Serious Adverse Events Occurring More Frequently in the Tiotropium Group And Occurring in >1 Patient in the Tiotropium Group (One-year, Placebo-Controlled Studies)  (number [%] of patients)                                                                                                                [iss.pdf/p161-6]

Event

Tiotropium Group

Placebo Group

Chest Pain

8 (1.5)

4 (1.1)

Dehydration

5 (0.9)

0 (0)

Neoplasm Malignant

4 (0.7)

0 (0)

Syncope

3 (0.5)

0 (0)

Myocardial Infarction

3 (0.5)

1 (0.3)

Angina Pectoris

2 (0.4)

1 (0.3)

Fibrillation, Atrial

2 (0.4)

1 (0.3)

Prostatic Disorder

2 (0.4)

0 (0)

Diabetes Mellitus, Aggravated

2 (0.4)

0 (0)

Hyperglycemia

2 (0.4)

0 (0)

Accident, Vehicular

2 (0.4)

0 (0)

Manic Reaction

2 (0.4)

0 (0)

Infection

2 (0.4)

0 (0)

 

As shown in the table above the SAEs that occurred in the tiotropium group but did not occur in the placebo group in the one-year, placebo-controlled studies were: dehydration (5 events), syncope (3 events), prostatic disorder (2 events), vehicular accident (2 events), diabetes mellitus aggravated (2 events), hyperglycemia (2 events), manic reaction (2 events), and infection (2 events).  In addition, one event of each of the following occurred in the tiotropium group, but did not occur in the placebo group: allergic reaction, arrhythmia, cardiac arrest, angina pectoris aggravated, coronary thrombus, sick sinus syndrome, tachycardia, tachycardia supraventricular, aneurysm, aortic stenosis, cardiomyopathy, hemoptysis, hypoxia, sinusitis, constipation, ileus, colitis, dysphagia, gastrointestinal disorder NOS, gastroesophageal reflux, esophagitis, goiter, hyperkalemia, colon carcinoma, larynx neoplasm malignant, malignant melanoma, neoplasm malignant, uterine carcinoma, neuritis, anxiety, delirium, depression, suicide attempt, cerebellar infarction, thrombus arterial leg, lymphadenopathy, herpes zoster, hydronephrosis, and renal calculus [iss.pdf/p161-6].

 

In the six-month studies, SAEs occurring in the tiotropium group but not in the placebo group were: upper respiratory tract infection (2 events), gastroenteritis (2 events), and one episode each of the following: tachycardia supraventricular, skeletal pain, aneurysm, breast neoplasm malignant (female), epididymitis, prostatic disorder, testis disorder, abdomen enlarged, accident household, cor pulmonale, arthritis rheumatoid aggravated, duodenal ulcer, skin ulceration, urticaria, epistaxis, and cataract [iss.pdf/p191-3].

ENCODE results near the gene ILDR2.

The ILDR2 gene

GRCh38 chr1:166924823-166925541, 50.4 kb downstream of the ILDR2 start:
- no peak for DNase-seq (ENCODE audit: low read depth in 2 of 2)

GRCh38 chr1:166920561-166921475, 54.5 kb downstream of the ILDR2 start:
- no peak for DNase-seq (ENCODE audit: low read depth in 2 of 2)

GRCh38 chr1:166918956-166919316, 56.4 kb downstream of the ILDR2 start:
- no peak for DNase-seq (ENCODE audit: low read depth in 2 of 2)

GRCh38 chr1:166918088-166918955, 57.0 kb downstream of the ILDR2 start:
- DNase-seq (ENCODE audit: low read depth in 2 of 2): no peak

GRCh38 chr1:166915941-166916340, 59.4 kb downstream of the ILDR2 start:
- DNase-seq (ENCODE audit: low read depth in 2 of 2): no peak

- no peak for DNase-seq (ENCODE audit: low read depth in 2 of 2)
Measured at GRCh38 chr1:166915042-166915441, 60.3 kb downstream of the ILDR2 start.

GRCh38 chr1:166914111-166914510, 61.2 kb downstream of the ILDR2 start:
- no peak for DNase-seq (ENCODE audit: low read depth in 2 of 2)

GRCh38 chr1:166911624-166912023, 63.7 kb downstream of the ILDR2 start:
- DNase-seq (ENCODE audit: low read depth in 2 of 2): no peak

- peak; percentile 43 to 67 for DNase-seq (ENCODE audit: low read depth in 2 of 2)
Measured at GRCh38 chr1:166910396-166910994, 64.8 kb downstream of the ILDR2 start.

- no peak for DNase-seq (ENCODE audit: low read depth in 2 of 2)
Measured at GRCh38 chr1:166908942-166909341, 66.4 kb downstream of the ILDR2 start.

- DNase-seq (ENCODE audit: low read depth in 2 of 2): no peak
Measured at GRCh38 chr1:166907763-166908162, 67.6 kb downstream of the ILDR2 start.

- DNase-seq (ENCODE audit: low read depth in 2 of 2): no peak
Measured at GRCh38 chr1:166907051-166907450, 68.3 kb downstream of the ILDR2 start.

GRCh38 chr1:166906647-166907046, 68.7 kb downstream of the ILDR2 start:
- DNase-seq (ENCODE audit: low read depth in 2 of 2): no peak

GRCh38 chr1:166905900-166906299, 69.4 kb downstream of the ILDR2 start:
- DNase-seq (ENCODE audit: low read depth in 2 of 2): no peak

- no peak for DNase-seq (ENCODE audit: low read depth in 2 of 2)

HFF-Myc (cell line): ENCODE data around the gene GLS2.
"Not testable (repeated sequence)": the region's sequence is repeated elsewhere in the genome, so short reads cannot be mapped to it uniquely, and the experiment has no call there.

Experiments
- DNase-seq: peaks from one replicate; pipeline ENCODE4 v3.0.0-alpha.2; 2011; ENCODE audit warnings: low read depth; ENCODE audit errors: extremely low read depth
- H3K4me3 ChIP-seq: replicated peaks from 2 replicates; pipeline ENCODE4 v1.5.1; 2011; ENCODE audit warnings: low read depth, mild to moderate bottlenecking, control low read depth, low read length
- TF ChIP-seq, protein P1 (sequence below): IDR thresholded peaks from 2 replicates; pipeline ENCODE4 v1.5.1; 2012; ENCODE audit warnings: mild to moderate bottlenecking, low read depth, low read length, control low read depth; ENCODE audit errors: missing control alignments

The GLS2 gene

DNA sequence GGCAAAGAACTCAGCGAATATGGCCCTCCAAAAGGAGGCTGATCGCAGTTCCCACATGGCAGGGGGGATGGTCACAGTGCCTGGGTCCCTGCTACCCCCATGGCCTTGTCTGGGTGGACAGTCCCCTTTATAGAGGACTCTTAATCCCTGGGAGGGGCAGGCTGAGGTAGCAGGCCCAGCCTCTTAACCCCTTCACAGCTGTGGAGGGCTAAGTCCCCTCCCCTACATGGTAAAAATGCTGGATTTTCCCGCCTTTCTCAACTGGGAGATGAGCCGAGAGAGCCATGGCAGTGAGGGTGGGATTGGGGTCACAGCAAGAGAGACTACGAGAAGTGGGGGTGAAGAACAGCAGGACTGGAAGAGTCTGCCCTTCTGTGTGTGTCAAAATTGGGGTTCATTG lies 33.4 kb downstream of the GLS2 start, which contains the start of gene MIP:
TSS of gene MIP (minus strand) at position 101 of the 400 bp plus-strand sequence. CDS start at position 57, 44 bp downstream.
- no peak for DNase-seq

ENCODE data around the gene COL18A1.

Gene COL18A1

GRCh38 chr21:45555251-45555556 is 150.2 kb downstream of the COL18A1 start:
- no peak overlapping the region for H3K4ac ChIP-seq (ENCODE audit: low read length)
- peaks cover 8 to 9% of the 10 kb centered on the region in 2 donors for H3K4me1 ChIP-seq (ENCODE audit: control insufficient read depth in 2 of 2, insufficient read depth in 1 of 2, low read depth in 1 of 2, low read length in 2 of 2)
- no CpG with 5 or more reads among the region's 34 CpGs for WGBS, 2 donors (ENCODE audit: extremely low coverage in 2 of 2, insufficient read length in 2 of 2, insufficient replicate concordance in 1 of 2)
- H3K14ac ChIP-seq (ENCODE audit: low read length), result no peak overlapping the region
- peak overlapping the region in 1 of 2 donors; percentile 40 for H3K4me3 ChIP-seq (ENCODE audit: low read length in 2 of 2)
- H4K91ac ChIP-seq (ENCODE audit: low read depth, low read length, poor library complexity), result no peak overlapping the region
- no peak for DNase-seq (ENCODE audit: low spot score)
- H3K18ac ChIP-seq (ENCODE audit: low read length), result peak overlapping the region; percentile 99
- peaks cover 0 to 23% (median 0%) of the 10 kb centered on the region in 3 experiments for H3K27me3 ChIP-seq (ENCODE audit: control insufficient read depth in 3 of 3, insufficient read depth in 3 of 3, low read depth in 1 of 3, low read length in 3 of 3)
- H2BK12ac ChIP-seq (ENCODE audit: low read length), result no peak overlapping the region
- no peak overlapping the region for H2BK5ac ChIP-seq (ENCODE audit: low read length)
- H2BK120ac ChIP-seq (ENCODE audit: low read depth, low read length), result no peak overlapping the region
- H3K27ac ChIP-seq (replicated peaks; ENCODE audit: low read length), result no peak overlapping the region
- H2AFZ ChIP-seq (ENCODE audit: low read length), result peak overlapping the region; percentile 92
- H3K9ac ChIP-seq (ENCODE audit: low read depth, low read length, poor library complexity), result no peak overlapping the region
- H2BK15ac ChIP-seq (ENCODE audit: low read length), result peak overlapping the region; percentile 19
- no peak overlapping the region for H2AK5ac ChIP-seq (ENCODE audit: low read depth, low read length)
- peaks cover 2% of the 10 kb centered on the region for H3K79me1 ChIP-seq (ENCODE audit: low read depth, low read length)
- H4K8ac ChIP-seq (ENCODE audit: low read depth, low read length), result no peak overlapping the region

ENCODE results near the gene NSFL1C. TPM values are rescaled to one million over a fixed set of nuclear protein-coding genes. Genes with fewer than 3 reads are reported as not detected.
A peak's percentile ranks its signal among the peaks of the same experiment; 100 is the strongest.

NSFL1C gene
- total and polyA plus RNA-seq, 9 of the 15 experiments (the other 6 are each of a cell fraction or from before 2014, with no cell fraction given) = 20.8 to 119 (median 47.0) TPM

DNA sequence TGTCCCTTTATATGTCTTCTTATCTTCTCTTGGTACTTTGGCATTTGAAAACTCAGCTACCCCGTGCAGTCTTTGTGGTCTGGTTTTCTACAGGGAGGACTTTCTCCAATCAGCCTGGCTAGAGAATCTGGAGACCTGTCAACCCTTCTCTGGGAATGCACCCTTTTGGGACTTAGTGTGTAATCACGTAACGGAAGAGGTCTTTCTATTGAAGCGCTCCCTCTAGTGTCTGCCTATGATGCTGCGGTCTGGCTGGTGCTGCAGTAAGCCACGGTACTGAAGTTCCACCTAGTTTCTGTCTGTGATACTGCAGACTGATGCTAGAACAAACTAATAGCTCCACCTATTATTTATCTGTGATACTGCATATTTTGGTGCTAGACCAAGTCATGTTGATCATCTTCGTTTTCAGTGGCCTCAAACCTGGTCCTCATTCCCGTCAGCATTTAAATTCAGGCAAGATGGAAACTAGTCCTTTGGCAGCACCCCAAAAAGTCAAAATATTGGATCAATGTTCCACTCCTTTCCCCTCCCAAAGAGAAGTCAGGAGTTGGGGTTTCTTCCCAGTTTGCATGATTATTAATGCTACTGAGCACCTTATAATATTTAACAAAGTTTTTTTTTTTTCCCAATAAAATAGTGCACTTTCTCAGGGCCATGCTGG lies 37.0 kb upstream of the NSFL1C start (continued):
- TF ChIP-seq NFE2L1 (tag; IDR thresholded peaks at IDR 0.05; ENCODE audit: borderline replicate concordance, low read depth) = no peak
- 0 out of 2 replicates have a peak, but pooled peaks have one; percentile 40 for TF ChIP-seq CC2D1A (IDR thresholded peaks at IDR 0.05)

The incidence of discontinuation due to adverse events was lower in the tiotropium groups as compared with both the placebo and the active comparator groups.  In the one-year, placebo-controlled studies, 53 (9.6%) of tiotropium patients and 50 (14%) of placebo patients discontinued due to an adverse event [iss.pdf/p167].  In those studies, events leading to discontinuation that were seen in more than two patients in a treatment group are listed in the table below.  Dry mouth, the only event that occurred more frequently in the tiotropium group, is shaded.

 

Adverse Events Leading to Discontinuation, occurring in more than 2 patients in the one-year, placebo-controlled studies  (number [%] of patients)                                                            [iss.pdf/p167]

Event

Tiotropium Group

Placebo Group

COPD Exacerbation

20 (3.6%)

19 (5.1%)

Dyspnea

0 (0%)

5 (1.3%)

Pneumonia

4 (0.7%)

5 (1.3%)

Cardiac Failure

2 (0.4%)

3 (0.8%)

Dry Mouth

3 (0.5%)

1 (0.3%)

 

In the 6-month studies, 7.2% of tiotropium patients and 16% of placebo patients discontinued due to an adverse event [iss.pdf/p194].  In these studies, COPD exacerbation and dyspnea were the only AEs that led to discontinuation of more than 2 patients in a treatment group.  COPD exacerbation was the cause of discontinuation in 3.5% of tiotropium patients and 7.5% of placebo patients, and dyspnea was the cause of discontinuation in 1.2% of tiotropium patients and 3.3% of placebo patients.  Dry mouth led to discontinuation in 1 tiotropium patient (0.2%) and in 0 patients in the placebo and salmeterol groups.